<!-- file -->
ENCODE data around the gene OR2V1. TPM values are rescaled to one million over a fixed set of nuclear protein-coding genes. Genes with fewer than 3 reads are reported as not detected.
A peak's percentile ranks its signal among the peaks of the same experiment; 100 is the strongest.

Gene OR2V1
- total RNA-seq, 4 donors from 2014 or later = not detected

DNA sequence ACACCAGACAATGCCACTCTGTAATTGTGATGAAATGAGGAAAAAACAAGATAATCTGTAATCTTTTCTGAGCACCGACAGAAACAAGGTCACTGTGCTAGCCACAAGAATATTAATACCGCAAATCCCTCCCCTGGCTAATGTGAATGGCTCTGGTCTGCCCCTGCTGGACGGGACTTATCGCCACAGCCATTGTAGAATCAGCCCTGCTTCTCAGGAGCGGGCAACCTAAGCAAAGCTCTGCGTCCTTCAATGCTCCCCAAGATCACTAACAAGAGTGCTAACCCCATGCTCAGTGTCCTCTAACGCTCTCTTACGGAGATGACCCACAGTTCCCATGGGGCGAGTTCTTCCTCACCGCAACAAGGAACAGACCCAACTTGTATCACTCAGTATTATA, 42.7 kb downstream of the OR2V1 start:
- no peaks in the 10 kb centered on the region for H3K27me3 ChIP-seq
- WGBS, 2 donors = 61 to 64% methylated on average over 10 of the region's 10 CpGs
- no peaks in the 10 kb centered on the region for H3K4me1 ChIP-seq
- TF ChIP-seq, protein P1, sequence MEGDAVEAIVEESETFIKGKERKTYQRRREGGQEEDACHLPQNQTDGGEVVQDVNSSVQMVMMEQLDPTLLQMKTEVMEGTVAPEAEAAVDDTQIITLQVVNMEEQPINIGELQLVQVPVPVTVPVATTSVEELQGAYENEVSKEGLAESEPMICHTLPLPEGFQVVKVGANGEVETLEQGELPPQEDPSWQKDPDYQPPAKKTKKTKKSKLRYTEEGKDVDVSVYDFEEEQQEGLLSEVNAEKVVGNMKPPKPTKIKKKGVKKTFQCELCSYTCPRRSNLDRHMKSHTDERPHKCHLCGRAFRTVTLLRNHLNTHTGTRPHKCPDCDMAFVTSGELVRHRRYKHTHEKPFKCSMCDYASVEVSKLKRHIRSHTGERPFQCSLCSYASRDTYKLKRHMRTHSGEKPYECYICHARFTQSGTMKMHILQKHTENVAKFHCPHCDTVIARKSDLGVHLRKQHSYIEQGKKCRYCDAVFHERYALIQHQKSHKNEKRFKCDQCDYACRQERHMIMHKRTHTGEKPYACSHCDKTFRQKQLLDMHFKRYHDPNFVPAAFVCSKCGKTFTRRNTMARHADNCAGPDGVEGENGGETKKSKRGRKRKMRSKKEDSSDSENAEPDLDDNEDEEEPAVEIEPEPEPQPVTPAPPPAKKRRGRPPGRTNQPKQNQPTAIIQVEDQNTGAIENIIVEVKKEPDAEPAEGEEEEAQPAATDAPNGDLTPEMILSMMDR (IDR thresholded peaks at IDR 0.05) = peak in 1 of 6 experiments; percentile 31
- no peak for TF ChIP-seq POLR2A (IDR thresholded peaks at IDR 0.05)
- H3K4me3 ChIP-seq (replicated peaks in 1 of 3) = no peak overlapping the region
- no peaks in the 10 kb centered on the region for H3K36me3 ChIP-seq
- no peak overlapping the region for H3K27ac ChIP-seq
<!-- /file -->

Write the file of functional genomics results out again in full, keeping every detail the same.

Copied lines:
ENCODE data around the gene OR2V1. TPM values are rescaled to one million over a fixed set of nuclear protein-coding genes. Genes with fewer than 3 reads are reported as not detected.
A peak's percentile ranks its signal among the peaks of the same experiment; 100 is the strongest.

Gene OR2V1
- total RNA-seq, 4 donors from 2014 or later = not detected

DNA sequence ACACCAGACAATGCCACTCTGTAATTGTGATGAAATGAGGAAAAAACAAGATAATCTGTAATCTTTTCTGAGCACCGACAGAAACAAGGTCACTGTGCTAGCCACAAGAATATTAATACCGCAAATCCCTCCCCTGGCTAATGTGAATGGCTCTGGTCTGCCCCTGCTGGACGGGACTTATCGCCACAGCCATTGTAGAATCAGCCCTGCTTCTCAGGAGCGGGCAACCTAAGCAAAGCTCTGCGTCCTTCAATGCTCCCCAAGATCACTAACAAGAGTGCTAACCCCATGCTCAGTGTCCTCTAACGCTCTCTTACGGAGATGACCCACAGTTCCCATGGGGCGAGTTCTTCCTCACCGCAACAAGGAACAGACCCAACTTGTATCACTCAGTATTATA, 42.7 kb downstream of the OR2V1 start:
- no peaks in the 10 kb centered on the region for H3K27me3 ChIP-seq
- WGBS, 2 donors = 61 to 64% methylated on average over 10 of the region's 10 CpGs
- no peaks in the 10 kb centered on the region for H3K4me1 ChIP-seq
- TF ChIP-seq, protein P1, sequence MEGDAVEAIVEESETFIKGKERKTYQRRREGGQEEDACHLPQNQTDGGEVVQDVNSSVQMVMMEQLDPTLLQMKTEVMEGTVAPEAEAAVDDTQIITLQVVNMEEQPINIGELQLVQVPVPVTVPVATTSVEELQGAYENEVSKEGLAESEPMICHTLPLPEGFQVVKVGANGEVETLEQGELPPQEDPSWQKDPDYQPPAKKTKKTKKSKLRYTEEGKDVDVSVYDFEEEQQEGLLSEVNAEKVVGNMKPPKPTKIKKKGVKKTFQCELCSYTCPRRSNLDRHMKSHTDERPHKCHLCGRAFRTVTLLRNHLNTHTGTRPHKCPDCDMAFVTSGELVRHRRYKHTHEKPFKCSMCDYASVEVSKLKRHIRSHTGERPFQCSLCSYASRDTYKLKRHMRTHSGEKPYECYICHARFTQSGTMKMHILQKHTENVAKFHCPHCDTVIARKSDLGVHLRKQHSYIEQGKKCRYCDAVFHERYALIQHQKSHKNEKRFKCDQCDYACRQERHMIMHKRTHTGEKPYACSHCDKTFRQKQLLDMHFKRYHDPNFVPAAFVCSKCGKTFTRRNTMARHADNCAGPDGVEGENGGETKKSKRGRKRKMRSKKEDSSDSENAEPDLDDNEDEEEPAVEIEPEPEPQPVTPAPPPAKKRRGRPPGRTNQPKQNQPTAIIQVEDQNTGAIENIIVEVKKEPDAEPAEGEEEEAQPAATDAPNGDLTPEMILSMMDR (IDR thresholded peaks at IDR 0.05) = peak in 1 of 6 experiments; percentile 31
- no peak for TF ChIP-seq POLR2A (IDR thresholded peaks at IDR 0.05)
- H3K4me3 ChIP-seq (replicated peaks in 1 of 3) = no peak overlapping the region
- no peaks in the 10 kb centered on the region for H3K36me3 ChIP-seq
- no peak overlapping the region for H3K27ac ChIP-seq